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Hearing God’s Word in Creation

27 Apr

After a long absence, I thought I would share with my readers this poem “The Word”,  by the 19th century American poet Richard Realf, which was a focal part of my meditation and prayer a couple of days ago. I continue to be moved by ruminate over its message even today.  Here the poet sweetly lauds the Cosmic Word that reverberates throughout all of Creation for all that have ears to hear.

“The Word”

O Earth! Thou hast not any wind that blows 

Which is not music; every weed of thine 

Pressed rightly flows in aromatic wine; 

And every humble hedgerow flower that grows, 

And every little brown bird that doth sing, 

Hath something greater than itself, and bears 

A living Word to every living thing, 

Albeit it hold the Message unawares. 

All shapes and sounds have something which is not 

Of them: a Spirit broods amid the grass; 

Vague outlines of the Everlasting Thought 

Lie in the melting shadows as they pass; 

The touch of an Eternal Presence thrills 

The fringes of the sunsets and the hills. 

 

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Aldous Huxley on The Three Pillars of Western Society

29 Jan

“Armaments, universal debt, and planned obsolescence – those are the three pillars of Western prosperity. If war, waste, and moneylenders were abolished, you’d collapse. And while you people are overconsuming the rest of the world sinks more and more deeply into chronic disaster.”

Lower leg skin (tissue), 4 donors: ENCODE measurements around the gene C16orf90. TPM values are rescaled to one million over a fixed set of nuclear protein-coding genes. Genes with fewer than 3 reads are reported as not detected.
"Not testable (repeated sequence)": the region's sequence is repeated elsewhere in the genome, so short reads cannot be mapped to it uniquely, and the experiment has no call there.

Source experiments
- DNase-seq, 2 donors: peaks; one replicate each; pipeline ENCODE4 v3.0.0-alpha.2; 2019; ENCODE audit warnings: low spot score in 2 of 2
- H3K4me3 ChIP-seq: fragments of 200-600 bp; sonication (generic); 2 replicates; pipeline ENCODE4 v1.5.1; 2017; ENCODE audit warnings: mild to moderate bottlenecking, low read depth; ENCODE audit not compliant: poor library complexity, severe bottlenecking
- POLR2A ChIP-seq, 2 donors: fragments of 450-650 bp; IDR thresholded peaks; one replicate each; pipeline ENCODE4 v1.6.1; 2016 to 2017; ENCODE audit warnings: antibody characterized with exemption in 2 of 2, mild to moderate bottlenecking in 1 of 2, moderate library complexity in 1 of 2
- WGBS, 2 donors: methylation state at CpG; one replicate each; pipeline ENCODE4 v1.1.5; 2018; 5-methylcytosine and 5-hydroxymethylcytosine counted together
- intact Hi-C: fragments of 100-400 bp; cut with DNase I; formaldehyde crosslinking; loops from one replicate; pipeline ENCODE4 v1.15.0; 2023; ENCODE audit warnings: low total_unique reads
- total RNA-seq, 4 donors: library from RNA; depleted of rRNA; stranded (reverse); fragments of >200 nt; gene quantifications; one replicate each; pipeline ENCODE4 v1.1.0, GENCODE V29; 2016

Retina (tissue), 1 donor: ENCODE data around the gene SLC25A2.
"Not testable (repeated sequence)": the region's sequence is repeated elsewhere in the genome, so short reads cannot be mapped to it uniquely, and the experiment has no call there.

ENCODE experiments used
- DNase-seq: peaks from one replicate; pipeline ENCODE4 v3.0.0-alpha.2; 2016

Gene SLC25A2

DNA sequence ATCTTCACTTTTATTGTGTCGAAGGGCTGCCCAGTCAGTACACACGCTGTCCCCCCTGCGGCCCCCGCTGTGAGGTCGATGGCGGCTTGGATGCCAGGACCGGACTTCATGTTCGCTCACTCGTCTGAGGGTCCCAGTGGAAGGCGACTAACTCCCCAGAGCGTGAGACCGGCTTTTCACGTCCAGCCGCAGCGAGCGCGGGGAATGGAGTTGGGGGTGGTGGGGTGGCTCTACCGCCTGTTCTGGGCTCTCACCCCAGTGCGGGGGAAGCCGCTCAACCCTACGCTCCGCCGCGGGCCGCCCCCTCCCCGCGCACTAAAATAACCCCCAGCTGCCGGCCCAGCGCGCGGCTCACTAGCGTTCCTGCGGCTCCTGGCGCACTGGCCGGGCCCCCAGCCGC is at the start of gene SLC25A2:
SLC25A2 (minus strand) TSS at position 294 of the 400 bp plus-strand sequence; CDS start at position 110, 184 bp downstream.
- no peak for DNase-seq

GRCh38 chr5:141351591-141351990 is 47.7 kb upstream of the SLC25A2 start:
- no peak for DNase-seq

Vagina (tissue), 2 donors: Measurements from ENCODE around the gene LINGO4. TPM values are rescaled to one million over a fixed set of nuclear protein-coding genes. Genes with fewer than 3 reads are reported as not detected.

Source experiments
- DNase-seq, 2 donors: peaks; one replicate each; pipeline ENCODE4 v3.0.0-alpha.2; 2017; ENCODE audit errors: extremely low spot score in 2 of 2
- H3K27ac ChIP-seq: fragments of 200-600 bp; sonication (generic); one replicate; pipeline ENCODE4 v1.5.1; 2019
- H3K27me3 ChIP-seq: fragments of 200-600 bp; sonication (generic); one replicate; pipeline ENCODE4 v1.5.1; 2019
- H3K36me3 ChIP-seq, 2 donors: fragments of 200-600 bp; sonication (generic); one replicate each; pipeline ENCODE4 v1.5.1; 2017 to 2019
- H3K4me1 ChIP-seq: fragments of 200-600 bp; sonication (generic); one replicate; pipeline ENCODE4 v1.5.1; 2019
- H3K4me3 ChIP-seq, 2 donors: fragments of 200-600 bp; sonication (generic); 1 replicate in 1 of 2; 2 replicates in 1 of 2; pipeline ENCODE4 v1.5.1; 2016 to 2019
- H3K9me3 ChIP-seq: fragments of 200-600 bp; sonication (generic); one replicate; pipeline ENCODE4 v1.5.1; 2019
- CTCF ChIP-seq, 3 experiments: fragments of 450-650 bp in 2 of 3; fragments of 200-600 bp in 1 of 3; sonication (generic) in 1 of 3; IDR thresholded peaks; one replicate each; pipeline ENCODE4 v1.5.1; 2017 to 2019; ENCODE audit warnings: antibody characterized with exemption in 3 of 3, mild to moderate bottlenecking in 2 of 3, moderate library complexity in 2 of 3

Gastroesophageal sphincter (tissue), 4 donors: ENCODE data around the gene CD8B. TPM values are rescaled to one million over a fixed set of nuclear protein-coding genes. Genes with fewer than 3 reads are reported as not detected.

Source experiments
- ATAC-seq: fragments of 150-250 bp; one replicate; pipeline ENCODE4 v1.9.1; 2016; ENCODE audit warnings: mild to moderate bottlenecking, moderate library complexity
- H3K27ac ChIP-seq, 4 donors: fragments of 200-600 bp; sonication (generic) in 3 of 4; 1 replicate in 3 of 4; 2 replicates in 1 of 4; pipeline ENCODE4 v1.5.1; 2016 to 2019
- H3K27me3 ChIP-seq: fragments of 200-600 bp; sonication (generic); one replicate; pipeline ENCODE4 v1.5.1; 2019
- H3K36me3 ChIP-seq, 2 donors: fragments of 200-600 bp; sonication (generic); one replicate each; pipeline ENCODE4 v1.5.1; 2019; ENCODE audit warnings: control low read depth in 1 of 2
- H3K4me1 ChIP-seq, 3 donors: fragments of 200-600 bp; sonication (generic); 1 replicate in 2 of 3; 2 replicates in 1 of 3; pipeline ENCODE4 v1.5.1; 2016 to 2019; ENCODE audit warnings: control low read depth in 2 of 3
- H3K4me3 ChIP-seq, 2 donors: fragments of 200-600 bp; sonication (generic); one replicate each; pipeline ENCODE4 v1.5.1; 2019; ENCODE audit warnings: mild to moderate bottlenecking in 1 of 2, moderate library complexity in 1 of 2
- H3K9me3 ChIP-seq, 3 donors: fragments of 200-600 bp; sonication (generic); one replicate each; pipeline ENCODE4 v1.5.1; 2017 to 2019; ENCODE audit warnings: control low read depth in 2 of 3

― Aldous Huxley, Island

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“Peace on Earth” – Classic MGM Christmas Cartoon

23 Dec

Peace On Earth. Classic Christmas cartoon. MGM 1939. Anti-war.

Here is my early Christmas gift to all of my friends and visitors to this blog. I hope you take the 8 1/2 minutes to watch this extraordinary classic cartoon. It is distinguished as being the only cartoon to be nominated for a Nobel Peace Prize. I would describe this as a post-apocalyptic, dystopian-yet-utopian tale that presents the true meaning of the peace associated with the Christmas story in a manner that makes it still as relevant today as it was when it was first released, back in 1939. Think of it as an extended meditation on the twin themes of the “peaceable kingdom” and “turning swords into plowshares” that figure so prominently in the Book of Isaiah; two themes which serve as a backdrop to the story of the first Christmas found in the Gospels of Mathhew and Luke. What is ironic and sad is that this cartoon’s powerful anti-war message was largely forgotten or ignored just two years later when the USA entered the throes of WWII.

I post this now as we enter into this year’s Christmas season in hope that perhaps the message of this cartoon may engender in some people a reconsideration of the subversive but much needed message of Christmas: of the power of non-violent love that was incarnated in the coming of the Christ child some 2000 years ago. As we reflect on the sorrow, injustice and violence that plague our world right now, it should be clear that we need this cartoon’s simple message of peace and hope even more today.

I would love to have you post your reactions and thoughts here once you enjoy this heartwarming cartoon and ruminate over its message. And you are certainly encouraged to share or re-post this!

Merry Christmas and “Peace to All People of Good Will!!!”

Tom

“Autumn Leaves Do Not Shiver” (new original poem)

11 Nov

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“Autumn Leaves Do Not Shiver”

Autumn leaves do not shiver when they fall
but leap like little lads of yesteryear